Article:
The content of a biopic can be projected based on who is involved in its creation. Certain filmmakers are known for delivering uncensored, controversial portrayals of celebrated figures. However if the subject(s) of the film are still alive and specifically if they are credited with some aspect of the movie’s production, it’s expected that they also had a hand in the direction of the story; therefore, it’s unlikely the picture will be contentious or considered an exposé. Straight Outta Compton chronicles the rise and fall of 80s rap group N.W.A. and is produced by two of its surviving members.
In the early days before the group’s formation, Eazy-E (Jason Mitchell) was running drugs, Dr. Dre (Corey Hawkins) was spinning in a local dance club with DJ Yella (Neil Brown Jr.) and Ice Cube (O’Shea Jackson Jr.) was writing rhymes on the school bus. But one night of putting Cube on stage confirmed for Dre that there was a market for their style of truth-telling in music. With MC Ren (Aldis Hodge) and The D.O.C. (Marlon Yates Jr.), they formed N.W.A. and their first single was a radio hit. This earned them the attention of Jerry Heller (Paul Giamatti), a has-been manager that offers to help the group and Ruthless Records grow beyond a local sensation. Their first album, “Straight Outta Compton,” soared on Billboard and led to a national tour. But not everyone felt as if they were getting their fair share of the profits. The group gradually fell apart under the strain of distrust and debt, leading to a feud that wouldn’t be resolved for years.
While their narrative is an inspiring one, this is obviously a sanitized version of N.W.A.’s real history. It doesn’t take long to realize the movie is the story Dr. Dre and Ice Cube — who are also producers on the film — want to tell audiences. And the fact that director F. Gary Gray has worked with the artists before is further confirmation of its conformity. Even though it doesn’t conceal Eazy’s illicit dealings or Cube’s temper, they are all still depicted as victims. Like most music biopics, it shows how everyone took advantage of their talent and inexperience; they turned out the hits while other people lined their pockets. Unsurprisingly, Giamatti appears comfortable in the familiar role of duplicitous mentor. However the FBI’s interest in the group and its view on authority gives their account a little extra flavour.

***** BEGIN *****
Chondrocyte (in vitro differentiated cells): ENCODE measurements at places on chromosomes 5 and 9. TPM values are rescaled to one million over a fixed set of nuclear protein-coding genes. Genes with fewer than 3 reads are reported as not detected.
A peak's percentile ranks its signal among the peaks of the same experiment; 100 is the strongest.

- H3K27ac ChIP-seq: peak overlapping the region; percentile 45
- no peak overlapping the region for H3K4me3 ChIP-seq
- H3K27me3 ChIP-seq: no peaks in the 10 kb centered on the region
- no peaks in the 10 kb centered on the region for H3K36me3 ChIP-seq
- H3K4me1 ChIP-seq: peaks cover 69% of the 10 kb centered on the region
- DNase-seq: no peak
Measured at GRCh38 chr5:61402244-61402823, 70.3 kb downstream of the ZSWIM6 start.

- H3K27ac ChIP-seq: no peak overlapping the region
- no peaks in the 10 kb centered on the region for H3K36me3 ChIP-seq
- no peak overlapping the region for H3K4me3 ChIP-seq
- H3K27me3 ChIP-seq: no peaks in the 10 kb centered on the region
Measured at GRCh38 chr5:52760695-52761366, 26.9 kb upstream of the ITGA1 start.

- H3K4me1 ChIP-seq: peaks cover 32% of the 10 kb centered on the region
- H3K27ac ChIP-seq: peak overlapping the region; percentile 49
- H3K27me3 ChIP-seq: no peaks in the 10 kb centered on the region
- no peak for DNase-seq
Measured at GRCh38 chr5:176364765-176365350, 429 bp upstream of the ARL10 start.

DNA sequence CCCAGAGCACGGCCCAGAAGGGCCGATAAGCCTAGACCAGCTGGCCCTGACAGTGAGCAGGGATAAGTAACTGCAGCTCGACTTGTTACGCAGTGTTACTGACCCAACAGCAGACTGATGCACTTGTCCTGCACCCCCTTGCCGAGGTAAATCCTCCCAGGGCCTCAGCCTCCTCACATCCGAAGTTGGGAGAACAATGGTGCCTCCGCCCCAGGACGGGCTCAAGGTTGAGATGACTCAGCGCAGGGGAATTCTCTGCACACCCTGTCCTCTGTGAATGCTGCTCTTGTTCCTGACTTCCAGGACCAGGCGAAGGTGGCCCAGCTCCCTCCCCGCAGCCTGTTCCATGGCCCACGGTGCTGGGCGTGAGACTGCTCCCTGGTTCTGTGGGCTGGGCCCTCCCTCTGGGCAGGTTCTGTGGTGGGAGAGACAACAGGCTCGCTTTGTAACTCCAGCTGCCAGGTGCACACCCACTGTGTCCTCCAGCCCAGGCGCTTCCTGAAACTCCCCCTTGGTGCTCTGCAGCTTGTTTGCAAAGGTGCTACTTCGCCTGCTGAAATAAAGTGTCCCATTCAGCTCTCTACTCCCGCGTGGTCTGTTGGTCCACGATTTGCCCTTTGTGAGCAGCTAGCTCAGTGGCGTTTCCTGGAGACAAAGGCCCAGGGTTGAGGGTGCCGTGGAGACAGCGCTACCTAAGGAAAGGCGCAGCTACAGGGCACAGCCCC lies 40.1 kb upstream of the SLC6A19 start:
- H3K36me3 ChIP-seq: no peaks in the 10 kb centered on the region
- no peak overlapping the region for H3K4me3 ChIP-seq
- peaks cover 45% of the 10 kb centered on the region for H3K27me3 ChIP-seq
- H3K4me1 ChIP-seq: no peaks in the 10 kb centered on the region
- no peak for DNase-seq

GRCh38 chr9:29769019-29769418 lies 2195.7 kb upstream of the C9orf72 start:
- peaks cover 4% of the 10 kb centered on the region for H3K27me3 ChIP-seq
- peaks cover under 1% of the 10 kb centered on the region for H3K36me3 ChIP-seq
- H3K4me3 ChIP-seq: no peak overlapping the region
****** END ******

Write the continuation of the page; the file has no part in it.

Beyond the unfairness they encountered in the industry, the film also aims to represent the discrimination they regularly experienced outside the studio. Police harassment was almost a daily occurrence as they are repeatedly stopped for standing while black. In the midst of the Rodney King incident, N.W.A.’s song “[email protected]$% Tha Police,” which was born from inequity, became the anthem for a disenfranchised community. Footage from the riots after the not guilty verdicts are shown as if through the eyes of the group’s members, free of judgement but reeking of despair. It’s impossible not to see the parallel between the police violence of then and now, the subtext being that little has changed in 30 years.
In spite of its contrived account, it’s still a solid film that is entertaining and informative for anyone not already familiar with N.W.A.’s origins and not eager for a tell-all. It’s surprising to realize the group was only complete for one album and semi-complete for a second before its disintegration; that fact speaks to the impact they had on the music industry and audiences. The cast is well-suited to their roles both in appearance and manner (with Cube’s son actually portraying his younger self). Even the secondary characters based on real people are perfectly matched with Keith Stanfield’s Snoop Dogg earning honourable mention. The concert footage feels authentic as does the energy and momentum that propelled N.W.A. to stardom.